My “Thesis” on Desktop Linux

OSNews.com was kind enough to publish my really long musing on Desktop Linux for the Home: How and Why? – OSNews.com.
Since they seem to be well read by a lot of OS people I’m hoping that at least a few will notice it and maybe take a little bit of it to heart.

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One thought on “My “Thesis” on Desktop Linux

  1. Robert Boylan

    John,
    Just read your article on “Desktop Linux for the Home” and thought you identified the problems and solutions.
    I wonder, though, if the rebel attitude of many Linux users and developers can see your wisdon?
    For your info, my computer experience dates back to 1965 and developing operating systems in assembly language for several different companies.
    Then I saw the original Mac in 1984 and realized it represented a total sea change (or paradigm shift as one says today). I waited a total of six weeks to buy my first one and have never looked back or regretted that decision.
    I’ve tried a number of PPC Linux distributions and as someone who grew up on command line interfaces (and actually wrote one for a particular operating system I worked on), I can honestly say that I could _never_ get past the buzzwords in all the various prompts involved in even the easiest of the distributions.
    So, even as a _very_ experienced computer user, I think you’ve exactly identified what’s wrong with Linux on the desktop. Further, I’ve switched over to Mac OS X on my new Macs and, as an ex-OS developer, I can honestly say that OS X is a dog in terms of performance. It’s cute and garish but it’s still a dog. I’m hoping some of what you said will resonate with some Linux company and provide me with a system that _performs_ on these new Macintosh systems!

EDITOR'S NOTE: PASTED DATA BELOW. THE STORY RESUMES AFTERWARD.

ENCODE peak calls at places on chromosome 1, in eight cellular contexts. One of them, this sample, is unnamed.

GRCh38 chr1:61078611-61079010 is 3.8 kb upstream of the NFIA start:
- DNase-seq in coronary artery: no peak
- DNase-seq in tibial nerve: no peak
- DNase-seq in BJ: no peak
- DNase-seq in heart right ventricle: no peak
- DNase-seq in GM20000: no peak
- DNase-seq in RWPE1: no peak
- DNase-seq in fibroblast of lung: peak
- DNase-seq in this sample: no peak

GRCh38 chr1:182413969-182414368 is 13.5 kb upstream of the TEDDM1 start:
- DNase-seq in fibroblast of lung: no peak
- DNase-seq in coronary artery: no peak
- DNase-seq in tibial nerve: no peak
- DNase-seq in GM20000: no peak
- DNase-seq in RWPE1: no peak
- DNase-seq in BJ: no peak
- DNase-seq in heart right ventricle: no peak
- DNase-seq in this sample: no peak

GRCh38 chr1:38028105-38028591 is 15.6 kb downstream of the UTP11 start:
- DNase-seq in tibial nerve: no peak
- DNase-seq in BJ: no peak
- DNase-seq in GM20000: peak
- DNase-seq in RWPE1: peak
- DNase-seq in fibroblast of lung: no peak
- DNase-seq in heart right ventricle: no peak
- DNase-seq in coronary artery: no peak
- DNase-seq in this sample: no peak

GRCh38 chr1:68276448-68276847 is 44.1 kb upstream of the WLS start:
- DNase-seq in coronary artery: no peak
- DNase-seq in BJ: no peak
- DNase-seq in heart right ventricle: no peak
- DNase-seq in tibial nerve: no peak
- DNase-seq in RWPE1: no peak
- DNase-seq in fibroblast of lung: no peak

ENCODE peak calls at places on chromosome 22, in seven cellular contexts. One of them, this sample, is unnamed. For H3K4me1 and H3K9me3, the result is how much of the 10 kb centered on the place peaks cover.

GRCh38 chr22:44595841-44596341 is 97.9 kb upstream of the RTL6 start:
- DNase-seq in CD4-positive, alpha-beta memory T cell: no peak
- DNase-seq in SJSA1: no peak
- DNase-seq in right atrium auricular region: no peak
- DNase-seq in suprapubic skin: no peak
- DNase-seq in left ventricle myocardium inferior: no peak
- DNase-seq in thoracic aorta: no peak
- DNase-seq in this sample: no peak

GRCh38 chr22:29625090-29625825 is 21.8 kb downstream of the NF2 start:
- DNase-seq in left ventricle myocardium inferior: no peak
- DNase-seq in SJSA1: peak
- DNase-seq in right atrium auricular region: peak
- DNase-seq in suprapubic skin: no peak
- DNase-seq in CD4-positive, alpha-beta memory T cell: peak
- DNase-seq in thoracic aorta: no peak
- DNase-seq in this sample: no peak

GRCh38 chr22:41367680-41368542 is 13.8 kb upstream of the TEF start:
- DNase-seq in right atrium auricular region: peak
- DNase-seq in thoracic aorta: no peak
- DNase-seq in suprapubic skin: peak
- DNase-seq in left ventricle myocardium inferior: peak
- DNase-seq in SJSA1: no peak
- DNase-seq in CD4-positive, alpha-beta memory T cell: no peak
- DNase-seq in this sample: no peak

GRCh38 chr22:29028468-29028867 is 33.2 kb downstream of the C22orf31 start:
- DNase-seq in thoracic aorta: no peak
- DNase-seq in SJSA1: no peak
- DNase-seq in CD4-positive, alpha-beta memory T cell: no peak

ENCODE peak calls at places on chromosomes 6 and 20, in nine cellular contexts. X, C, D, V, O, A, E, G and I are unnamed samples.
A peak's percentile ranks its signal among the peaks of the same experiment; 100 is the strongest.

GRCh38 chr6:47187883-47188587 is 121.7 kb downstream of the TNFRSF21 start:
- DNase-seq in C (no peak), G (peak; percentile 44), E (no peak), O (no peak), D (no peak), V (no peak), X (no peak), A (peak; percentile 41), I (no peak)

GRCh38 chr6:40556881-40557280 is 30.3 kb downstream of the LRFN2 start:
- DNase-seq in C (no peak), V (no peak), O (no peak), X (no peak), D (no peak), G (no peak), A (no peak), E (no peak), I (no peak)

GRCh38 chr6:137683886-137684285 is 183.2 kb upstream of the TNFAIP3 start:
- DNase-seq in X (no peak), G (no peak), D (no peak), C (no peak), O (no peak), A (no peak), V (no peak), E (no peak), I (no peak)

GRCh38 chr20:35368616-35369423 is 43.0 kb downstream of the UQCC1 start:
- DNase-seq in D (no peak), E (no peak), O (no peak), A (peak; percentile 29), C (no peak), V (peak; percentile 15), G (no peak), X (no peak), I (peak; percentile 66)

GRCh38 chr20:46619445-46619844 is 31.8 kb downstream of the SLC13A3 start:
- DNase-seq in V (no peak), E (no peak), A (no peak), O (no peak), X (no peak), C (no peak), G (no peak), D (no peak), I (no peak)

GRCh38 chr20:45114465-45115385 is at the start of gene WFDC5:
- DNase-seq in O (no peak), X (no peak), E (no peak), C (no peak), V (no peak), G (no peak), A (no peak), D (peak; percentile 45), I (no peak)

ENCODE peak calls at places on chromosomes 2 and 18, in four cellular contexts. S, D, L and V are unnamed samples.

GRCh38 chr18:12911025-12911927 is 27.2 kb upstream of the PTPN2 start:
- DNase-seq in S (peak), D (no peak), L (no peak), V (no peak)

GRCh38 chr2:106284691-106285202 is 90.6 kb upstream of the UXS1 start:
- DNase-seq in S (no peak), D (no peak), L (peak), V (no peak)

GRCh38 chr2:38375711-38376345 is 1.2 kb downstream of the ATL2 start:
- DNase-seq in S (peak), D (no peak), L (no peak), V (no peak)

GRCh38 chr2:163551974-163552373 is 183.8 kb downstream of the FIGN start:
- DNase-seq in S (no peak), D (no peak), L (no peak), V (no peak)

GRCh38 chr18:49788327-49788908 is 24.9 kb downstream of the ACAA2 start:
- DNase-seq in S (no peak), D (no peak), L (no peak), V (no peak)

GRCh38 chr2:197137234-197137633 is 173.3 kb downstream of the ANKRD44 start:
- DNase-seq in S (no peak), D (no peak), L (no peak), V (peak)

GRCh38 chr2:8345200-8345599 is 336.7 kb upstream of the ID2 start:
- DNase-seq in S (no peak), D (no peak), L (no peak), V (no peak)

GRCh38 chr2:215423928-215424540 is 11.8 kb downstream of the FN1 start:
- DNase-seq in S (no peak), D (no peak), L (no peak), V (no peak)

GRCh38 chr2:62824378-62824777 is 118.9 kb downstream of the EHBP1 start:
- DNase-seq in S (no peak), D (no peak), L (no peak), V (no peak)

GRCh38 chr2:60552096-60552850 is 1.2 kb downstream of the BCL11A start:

I briefly experimented with the BeOS when it still ran on Macintosh hardware. It came with a bunch of little utility programs that would drive the CPU utilization to the limit and yet menu selection and mouse clicking was always instantaneous; if BeOS could do that on 200MHz PPCs and Mac OS X can’t do the same on a new 1GHz PowerBook, then there’s somethine “rotten in Denmark!” If Linux could provide that level of performance and provide comparable applications, then I’d switch in a New York minute.
    So, what I’m saying is that there’s a real need for a system that _performs_ as well as for a system that works for novice users (as you describe in your article). The Mac OS X market certainly isn’t as big as the Windows market but five percent of a market as big as the computer market is nothing to laugh at; consider it as an increment attack on the whole GUI experience.
    Thoughtfully — r.boylan

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